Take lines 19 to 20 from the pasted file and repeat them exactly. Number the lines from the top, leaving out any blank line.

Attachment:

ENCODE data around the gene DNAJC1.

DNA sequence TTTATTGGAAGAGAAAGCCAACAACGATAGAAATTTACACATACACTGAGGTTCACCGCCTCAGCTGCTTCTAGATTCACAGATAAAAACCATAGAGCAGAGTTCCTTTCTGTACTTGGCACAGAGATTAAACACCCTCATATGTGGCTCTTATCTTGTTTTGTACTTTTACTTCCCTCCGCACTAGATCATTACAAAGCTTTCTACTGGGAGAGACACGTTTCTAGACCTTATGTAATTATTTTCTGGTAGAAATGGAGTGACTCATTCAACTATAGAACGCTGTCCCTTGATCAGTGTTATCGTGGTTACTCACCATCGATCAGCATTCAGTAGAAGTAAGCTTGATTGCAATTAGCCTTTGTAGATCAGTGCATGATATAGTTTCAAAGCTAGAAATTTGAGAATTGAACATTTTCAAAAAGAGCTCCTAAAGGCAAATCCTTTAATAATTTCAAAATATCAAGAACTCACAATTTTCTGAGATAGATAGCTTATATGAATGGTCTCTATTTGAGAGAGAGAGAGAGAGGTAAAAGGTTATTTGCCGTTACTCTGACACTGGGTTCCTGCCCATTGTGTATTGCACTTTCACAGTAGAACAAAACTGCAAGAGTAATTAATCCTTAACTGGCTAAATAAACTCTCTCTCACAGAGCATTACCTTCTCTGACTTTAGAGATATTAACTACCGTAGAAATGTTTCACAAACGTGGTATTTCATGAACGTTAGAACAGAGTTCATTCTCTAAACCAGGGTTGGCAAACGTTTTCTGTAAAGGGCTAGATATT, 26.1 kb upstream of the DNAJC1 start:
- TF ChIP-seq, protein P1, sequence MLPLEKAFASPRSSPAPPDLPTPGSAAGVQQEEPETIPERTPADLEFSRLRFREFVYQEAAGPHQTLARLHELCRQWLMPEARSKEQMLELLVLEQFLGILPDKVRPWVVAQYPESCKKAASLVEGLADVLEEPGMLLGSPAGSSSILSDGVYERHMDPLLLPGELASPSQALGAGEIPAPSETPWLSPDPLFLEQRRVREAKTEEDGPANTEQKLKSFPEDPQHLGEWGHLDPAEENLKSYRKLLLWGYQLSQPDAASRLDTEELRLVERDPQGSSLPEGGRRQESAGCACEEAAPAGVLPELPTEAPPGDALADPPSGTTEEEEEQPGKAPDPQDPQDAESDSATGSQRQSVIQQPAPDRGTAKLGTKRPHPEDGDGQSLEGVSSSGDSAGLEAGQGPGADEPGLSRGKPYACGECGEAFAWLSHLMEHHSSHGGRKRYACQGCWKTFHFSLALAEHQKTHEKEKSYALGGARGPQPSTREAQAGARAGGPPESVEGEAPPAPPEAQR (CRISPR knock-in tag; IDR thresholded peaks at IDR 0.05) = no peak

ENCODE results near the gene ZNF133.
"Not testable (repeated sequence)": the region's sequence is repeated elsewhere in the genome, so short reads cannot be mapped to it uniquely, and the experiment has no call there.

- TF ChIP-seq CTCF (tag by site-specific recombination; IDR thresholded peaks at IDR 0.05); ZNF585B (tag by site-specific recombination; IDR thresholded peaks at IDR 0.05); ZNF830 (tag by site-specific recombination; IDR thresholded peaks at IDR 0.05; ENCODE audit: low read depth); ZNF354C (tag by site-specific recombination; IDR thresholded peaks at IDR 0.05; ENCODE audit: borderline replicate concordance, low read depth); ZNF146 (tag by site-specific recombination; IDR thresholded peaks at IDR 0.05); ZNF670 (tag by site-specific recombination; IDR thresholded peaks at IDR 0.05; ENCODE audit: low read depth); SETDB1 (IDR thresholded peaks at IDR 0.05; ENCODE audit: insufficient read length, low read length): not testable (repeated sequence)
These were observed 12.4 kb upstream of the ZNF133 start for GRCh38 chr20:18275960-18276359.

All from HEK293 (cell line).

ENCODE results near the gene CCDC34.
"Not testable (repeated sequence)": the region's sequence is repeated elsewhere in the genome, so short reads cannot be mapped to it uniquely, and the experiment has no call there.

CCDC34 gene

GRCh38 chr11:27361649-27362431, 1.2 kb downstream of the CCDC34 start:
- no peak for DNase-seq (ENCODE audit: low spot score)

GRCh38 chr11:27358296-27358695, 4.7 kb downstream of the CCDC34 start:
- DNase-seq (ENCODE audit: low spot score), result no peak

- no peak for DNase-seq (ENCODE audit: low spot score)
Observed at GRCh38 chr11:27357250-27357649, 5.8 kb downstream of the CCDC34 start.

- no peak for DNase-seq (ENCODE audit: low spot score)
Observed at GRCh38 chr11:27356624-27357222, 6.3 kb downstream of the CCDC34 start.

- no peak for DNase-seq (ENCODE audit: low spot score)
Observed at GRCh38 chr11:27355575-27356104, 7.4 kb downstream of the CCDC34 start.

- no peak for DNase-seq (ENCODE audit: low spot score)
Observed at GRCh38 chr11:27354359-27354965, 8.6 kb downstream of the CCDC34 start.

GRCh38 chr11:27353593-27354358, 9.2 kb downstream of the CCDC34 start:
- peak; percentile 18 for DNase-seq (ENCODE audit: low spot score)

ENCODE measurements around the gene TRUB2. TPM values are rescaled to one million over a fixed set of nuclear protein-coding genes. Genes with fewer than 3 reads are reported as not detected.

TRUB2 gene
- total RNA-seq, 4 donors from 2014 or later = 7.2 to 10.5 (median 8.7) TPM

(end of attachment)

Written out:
Observed at GRCh38 chr11:27356624-27357222, 6.3 kb downstream of the CCDC34 start.

- no peak for DNase-seq (ENCODE audit: low spot score)